Three precincts from northern Oconee County–Bogart, Malcom Bridge and Athens Academy–are carved from the 113th to join with precincts from Barrow, Jackson and Clarke counties to create a new 117th District.
That district replaces the current 115th District, which now falls entirely in Clarke County and is represented by Doug McKillip.
McKillip was elected to the General Assembly in 2010 as a Democrat but switched to the Republican Party before the session started this January.
The 114th, represented by Democrat Keith Heard, also was changed, though less dramatically. It becomes the 118th District.
The 113th is eliminated (that number will be used for a district in Newton and Rockdale counties) and replaced with the new 119th.
The reapportionment subcommittees released data at the level of the precinct from around the state and data describing the characteristics of the proposed districts.
The subcommittees also released a Google Map, which is difficult to download and view but shows district lines for each of the 180 House districts and 56 Senate districts.
I traced those maps against detailed maps of precincts in Oconee and Clarke Counties to determine the nature of the changes proposed.
The Oconee County precinct maps are easy to read. The Clarke County precincts are much more complex and more difficult to match against the maps released by the subcommittees.
Examination of the maps, however, shows the drastic nature of the changes made to create the new 117th District for McKillip.
The division of Clarke County Precinct 4B gives to District 119 the UGA campus but keeps for McKillip the residential area to the east.
McKillip lives at 135 University Drive in that neighborhood. Legislators must live in the district they represent.
McKillip also got the parts of Precinct 7A not assigned to District 119, and all of 7B. Both had been in his old 115th District.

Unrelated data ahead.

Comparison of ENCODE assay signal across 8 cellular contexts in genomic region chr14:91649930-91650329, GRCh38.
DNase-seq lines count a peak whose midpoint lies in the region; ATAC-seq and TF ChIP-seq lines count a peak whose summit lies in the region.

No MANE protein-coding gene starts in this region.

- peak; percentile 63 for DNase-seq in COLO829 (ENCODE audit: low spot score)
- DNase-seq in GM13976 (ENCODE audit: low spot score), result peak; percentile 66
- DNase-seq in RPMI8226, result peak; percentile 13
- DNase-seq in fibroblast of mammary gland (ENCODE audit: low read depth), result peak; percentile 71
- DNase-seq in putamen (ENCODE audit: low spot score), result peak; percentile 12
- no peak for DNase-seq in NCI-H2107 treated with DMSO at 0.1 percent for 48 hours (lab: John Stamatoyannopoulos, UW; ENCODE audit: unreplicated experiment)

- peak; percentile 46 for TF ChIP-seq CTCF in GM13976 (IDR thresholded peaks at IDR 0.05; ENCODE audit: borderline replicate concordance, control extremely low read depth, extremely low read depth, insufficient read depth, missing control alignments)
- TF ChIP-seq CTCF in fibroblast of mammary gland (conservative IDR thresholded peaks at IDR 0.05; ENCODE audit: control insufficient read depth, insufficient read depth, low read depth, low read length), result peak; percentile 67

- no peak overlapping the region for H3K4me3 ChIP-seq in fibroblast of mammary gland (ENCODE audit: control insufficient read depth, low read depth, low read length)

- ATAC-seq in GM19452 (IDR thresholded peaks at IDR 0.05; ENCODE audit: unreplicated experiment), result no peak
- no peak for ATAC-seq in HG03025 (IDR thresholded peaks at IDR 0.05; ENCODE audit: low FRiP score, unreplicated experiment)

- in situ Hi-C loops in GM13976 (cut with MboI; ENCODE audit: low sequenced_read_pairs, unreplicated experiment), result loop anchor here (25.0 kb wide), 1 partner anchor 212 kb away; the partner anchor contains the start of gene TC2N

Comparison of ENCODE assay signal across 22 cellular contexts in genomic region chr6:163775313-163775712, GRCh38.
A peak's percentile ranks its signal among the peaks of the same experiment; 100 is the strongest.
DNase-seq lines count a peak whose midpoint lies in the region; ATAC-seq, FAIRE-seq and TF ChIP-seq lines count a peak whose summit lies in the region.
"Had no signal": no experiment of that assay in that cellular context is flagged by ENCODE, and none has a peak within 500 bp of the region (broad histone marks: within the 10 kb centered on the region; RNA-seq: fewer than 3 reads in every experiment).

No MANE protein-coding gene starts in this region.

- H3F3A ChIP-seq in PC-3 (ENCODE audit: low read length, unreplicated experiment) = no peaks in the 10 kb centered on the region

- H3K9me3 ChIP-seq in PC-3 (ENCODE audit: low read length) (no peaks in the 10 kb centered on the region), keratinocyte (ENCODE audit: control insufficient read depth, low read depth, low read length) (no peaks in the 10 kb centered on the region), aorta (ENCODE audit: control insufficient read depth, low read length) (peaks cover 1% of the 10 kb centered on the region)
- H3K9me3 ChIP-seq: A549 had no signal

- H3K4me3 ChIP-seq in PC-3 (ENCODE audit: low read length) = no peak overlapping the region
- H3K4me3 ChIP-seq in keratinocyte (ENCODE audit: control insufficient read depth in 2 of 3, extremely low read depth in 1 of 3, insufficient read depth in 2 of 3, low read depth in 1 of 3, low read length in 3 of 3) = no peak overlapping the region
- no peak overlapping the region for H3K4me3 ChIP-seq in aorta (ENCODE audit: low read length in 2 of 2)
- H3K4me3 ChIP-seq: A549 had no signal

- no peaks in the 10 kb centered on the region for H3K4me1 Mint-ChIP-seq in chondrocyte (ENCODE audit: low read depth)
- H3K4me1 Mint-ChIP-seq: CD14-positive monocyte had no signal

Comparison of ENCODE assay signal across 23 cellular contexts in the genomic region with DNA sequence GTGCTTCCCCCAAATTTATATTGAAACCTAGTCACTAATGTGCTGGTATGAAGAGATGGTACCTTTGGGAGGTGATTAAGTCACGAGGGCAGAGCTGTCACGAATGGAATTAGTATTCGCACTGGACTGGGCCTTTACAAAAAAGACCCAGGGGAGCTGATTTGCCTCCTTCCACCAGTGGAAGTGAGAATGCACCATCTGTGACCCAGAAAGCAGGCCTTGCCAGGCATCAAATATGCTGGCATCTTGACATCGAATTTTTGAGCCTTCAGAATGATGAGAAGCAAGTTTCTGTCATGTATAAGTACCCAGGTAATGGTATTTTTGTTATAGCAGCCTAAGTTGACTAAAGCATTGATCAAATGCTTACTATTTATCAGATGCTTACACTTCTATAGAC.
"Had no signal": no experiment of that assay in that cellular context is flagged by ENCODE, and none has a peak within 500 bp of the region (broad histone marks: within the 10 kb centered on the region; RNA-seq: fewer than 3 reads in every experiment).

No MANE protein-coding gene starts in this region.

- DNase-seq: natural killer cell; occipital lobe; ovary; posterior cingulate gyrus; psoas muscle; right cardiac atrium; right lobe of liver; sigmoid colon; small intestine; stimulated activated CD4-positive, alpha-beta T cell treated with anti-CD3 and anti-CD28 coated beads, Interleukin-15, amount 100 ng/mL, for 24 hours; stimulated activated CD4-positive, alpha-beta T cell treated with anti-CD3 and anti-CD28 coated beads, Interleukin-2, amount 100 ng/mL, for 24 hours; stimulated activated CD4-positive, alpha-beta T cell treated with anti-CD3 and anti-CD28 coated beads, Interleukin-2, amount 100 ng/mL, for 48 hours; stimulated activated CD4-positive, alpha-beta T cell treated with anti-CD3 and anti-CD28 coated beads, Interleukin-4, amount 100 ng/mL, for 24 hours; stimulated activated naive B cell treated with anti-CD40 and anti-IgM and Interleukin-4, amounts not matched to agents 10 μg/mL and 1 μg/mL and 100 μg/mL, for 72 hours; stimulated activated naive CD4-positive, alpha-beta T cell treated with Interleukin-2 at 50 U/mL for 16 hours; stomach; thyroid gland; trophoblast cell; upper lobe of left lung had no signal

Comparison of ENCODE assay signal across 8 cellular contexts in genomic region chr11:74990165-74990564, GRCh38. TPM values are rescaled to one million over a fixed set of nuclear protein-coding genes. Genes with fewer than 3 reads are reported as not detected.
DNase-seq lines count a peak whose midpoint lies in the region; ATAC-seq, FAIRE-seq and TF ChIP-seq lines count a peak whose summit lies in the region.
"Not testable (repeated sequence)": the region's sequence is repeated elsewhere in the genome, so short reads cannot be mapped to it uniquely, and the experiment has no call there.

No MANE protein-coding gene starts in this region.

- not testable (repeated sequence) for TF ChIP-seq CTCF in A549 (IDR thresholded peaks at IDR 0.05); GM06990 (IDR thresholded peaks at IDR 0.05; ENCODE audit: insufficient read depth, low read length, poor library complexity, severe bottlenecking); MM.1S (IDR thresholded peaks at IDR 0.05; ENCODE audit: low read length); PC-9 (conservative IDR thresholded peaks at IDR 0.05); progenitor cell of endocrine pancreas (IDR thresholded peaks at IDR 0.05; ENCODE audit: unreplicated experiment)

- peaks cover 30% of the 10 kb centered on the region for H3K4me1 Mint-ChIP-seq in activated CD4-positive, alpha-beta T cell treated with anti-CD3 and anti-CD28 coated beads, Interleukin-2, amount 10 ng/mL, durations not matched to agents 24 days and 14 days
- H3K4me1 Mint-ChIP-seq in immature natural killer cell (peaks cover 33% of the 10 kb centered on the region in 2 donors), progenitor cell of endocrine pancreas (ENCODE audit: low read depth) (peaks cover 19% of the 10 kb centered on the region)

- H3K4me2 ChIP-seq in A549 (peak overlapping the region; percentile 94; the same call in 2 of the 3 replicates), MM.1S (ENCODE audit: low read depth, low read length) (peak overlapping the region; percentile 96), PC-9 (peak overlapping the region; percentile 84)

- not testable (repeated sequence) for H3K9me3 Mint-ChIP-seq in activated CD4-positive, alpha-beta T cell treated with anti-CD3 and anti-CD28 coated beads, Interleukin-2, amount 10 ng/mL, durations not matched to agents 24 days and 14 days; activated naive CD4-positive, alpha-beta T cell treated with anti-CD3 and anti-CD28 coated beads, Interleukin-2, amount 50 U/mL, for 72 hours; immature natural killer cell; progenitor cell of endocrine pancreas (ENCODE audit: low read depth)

He picked up all of Precinct 6B, most of which had been in the old 113th District. The other part had been in his 115th District.
McKillip also was given Precinct 6A, which includes the Clarke County part of Bogart. That precinct had been in the 113th.
McKillip’s new 117th also got Precinct 6B, Precinct 6D, and Precinct 3A, all of which had been in Keith Heard’s 114th District.
In the process, McKillip got a district that is heavily Republican.
In 2010, 57.2 percent of the voters in the new district voted for Gov. Deal, according to the data released by the subcommittees.
In contrast, McKillip’s old district, according to the voting records I analyzed, gave Deal only 40.3 percent of its vote.
Again, the votes for Monds have been removed from the calculations.
At present, I live in the 113th represented by Williams, and I work in the 115th, represented by McKillip.
After the district changes, which Oconee County officials at least feel is a done deal, I will live in the 117th District and be represented by McKillip.
But I will work in the 119th, represented by Williams.
NOTE: An earlier version of this report did not include precinct 8B in those that will be included in the 119th District. It also mistakenly labeled Precinct 4A, which includes the Ben Epps Airport, as 8A. I apologize for missing the jog in the Google map and misreading the Athens-Clarke County precinct map.